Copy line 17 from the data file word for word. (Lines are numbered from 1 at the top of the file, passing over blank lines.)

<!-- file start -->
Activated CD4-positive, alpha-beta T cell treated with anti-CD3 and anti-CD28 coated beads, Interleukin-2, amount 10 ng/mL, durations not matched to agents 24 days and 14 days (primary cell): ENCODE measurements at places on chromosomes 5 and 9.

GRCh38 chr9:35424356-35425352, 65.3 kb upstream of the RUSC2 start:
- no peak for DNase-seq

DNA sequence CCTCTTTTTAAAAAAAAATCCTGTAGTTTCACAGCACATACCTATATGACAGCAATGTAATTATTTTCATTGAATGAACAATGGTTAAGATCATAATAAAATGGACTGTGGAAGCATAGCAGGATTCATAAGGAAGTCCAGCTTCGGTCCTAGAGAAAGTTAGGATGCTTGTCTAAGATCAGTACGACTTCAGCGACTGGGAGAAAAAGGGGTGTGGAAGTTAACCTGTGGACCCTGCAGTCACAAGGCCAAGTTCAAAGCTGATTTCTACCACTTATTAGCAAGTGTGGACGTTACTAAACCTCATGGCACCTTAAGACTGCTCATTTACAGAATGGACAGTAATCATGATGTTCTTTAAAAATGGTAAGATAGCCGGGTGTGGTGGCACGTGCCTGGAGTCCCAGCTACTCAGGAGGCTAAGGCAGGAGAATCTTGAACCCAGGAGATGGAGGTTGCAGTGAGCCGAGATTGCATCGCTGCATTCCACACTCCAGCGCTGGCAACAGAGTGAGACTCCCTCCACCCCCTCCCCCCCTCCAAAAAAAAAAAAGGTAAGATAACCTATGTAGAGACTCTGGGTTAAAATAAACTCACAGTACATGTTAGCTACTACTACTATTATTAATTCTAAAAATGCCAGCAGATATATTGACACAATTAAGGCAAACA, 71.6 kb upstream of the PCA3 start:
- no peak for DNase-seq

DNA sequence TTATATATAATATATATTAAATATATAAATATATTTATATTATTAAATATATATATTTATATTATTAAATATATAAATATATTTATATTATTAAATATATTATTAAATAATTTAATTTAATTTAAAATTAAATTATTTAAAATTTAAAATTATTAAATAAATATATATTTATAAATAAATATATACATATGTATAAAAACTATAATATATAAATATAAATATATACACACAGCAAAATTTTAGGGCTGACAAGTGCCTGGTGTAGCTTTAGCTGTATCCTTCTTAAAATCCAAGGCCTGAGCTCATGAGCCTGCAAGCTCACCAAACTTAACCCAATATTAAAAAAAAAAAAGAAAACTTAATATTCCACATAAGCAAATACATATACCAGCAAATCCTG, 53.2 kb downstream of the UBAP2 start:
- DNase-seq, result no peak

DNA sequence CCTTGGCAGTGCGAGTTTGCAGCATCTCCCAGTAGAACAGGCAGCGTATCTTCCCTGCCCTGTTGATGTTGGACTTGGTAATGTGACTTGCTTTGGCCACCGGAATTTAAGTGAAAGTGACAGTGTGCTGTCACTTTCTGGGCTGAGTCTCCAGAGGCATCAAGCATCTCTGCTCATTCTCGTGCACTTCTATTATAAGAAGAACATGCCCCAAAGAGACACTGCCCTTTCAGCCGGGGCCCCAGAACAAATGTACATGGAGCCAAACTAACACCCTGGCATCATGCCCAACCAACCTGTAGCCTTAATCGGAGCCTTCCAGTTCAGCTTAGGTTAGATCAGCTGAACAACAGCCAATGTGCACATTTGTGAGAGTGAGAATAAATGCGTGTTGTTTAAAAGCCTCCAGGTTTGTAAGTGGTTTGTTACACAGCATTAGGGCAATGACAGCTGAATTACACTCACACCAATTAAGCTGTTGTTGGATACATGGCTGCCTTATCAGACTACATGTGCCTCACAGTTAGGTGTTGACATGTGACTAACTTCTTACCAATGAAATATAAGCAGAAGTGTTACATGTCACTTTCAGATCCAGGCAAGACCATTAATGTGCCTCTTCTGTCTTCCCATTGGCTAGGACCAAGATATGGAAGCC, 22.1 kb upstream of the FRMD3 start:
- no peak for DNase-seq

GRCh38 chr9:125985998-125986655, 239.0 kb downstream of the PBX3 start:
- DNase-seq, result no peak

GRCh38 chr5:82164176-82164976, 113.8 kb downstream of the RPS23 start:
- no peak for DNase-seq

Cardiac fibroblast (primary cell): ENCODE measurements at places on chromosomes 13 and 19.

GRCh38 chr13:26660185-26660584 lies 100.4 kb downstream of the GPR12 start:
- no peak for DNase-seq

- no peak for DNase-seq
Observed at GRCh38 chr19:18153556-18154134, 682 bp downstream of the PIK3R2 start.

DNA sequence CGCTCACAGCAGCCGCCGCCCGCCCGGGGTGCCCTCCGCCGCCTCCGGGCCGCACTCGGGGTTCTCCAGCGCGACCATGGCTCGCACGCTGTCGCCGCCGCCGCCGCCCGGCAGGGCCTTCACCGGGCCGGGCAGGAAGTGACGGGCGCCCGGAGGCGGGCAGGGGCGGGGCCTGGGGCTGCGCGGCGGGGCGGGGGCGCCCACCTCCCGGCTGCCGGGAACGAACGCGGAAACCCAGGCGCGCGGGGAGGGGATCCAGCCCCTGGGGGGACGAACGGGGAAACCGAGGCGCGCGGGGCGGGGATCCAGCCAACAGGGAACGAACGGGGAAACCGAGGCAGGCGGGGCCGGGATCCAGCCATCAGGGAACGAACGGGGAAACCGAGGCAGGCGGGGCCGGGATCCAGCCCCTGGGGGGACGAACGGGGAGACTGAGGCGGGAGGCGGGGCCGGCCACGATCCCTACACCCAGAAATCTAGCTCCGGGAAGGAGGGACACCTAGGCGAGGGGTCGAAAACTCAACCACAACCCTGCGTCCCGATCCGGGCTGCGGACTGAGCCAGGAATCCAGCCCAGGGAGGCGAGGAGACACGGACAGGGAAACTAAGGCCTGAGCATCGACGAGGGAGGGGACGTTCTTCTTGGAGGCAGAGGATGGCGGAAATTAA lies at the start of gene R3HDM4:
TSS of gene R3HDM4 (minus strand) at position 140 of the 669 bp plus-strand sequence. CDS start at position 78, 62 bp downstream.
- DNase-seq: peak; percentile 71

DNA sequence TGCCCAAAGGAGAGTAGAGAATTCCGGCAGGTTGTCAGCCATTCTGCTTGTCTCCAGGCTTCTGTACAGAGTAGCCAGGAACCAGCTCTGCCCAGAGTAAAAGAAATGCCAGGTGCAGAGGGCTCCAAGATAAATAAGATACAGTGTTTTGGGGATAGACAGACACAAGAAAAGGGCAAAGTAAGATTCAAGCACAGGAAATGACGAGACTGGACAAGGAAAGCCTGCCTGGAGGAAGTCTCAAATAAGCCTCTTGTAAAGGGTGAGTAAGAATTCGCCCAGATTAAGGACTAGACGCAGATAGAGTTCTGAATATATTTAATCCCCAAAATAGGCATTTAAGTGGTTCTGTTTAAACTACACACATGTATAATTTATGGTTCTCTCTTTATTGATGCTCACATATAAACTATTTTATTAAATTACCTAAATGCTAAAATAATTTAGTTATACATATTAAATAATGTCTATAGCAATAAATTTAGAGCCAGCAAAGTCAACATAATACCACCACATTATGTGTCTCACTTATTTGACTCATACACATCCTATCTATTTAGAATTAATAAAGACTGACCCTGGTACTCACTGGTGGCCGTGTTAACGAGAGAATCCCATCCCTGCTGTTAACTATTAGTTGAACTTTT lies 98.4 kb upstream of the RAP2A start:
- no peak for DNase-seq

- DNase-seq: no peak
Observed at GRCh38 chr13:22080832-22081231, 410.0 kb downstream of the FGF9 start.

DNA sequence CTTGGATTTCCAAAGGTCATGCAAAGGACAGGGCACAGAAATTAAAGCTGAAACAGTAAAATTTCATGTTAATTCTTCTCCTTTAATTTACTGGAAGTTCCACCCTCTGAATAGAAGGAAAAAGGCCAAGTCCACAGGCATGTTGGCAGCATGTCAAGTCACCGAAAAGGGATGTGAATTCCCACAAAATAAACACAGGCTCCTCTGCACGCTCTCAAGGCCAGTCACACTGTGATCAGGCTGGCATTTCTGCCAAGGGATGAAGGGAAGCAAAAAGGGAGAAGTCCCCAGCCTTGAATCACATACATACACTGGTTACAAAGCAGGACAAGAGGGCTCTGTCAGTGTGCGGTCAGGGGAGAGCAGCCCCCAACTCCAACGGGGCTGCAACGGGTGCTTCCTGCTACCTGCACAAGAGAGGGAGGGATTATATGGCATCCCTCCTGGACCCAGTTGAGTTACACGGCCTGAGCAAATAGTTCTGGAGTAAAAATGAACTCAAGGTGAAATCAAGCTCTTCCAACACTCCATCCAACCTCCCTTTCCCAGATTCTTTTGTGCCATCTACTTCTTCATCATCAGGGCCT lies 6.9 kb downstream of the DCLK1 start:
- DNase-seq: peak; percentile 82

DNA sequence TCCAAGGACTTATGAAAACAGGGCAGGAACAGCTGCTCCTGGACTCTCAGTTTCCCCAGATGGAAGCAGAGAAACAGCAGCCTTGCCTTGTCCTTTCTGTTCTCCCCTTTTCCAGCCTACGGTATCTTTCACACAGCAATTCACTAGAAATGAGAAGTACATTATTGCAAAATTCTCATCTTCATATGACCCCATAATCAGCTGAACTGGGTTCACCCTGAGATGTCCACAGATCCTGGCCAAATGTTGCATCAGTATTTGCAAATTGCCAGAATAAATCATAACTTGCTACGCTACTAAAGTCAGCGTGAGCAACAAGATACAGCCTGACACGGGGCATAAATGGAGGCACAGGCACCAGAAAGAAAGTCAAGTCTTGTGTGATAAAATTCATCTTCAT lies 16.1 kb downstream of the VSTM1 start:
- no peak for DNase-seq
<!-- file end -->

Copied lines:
- no peak for DNase-seq